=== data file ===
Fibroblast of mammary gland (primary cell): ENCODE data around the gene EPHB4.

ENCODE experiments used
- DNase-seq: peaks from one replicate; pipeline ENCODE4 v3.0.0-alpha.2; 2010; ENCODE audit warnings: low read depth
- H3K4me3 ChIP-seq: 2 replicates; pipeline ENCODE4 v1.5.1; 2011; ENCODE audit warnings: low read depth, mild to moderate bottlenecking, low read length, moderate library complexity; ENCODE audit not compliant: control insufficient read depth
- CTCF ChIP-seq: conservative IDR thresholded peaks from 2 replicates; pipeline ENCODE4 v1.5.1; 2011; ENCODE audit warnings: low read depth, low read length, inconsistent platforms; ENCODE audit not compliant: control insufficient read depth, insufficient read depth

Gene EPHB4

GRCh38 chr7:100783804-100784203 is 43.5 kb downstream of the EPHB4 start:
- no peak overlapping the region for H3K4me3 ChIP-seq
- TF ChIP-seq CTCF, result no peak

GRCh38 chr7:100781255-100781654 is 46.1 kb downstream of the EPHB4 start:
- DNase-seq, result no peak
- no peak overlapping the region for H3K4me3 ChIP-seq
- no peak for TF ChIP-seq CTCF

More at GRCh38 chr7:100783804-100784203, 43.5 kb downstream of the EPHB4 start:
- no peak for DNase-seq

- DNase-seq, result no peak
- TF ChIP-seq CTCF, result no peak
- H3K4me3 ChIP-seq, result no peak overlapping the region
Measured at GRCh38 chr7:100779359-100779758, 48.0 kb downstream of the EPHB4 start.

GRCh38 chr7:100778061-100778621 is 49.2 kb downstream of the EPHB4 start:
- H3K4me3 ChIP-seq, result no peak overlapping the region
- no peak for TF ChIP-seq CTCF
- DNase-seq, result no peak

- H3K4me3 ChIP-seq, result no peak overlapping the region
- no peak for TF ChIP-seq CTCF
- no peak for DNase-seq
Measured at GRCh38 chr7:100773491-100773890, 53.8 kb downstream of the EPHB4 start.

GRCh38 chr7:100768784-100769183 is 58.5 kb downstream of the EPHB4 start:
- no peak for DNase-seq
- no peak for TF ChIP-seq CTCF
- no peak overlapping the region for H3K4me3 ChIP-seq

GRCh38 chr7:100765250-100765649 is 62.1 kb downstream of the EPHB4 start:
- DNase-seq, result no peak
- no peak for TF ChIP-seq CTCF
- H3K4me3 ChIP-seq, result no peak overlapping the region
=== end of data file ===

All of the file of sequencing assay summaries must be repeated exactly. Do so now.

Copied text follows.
Fibroblast of mammary gland (primary cell): ENCODE data around the gene EPHB4.

ENCODE experiments used
- DNase-seq: peaks from one replicate; pipeline ENCODE4 v3.0.0-alpha.2; 2010; ENCODE audit warnings: low read depth
- H3K4me3 ChIP-seq: 2 replicates; pipeline ENCODE4 v1.5.1; 2011; ENCODE audit warnings: low read depth, mild to moderate bottlenecking, low read length, moderate library complexity; ENCODE audit not compliant: control insufficient read depth
- CTCF ChIP-seq: conservative IDR thresholded peaks from 2 replicates; pipeline ENCODE4 v1.5.1; 2011; ENCODE audit warnings: low read depth, low read length, inconsistent platforms; ENCODE audit not compliant: control insufficient read depth, insufficient read depth

Gene EPHB4

GRCh38 chr7:100783804-100784203 is 43.5 kb downstream of the EPHB4 start:
- no peak overlapping the region for H3K4me3 ChIP-seq
- TF ChIP-seq CTCF, result no peak

GRCh38 chr7:100781255-100781654 is 46.1 kb downstream of the EPHB4 start:
- DNase-seq, result no peak
- no peak overlapping the region for H3K4me3 ChIP-seq
- no peak for TF ChIP-seq CTCF

More at GRCh38 chr7:100783804-100784203, 43.5 kb downstream of the EPHB4 start:
- no peak for DNase-seq

- DNase-seq, result no peak
- TF ChIP-seq CTCF, result no peak
- H3K4me3 ChIP-seq, result no peak overlapping the region
Measured at GRCh38 chr7:100779359-100779758, 48.0 kb downstream of the EPHB4 start.

GRCh38 chr7:100778061-100778621 is 49.2 kb downstream of the EPHB4 start:
- H3K4me3 ChIP-seq, result no peak overlapping the region
- no peak for TF ChIP-seq CTCF
- DNase-seq, result no peak

- H3K4me3 ChIP-seq, result no peak overlapping the region
- no peak for TF ChIP-seq CTCF
- no peak for DNase-seq
Measured at GRCh38 chr7:100773491-100773890, 53.8 kb downstream of the EPHB4 start.

GRCh38 chr7:100768784-100769183 is 58.5 kb downstream of the EPHB4 start:
- no peak for DNase-seq
- no peak for TF ChIP-seq CTCF
- no peak overlapping the region for H3K4me3 ChIP-seq

GRCh38 chr7:100765250-100765649 is 62.1 kb downstream of the EPHB4 start:
- DNase-seq, result no peak
- no peak for TF ChIP-seq CTCF
- H3K4me3 ChIP-seq, result no peak overlapping the region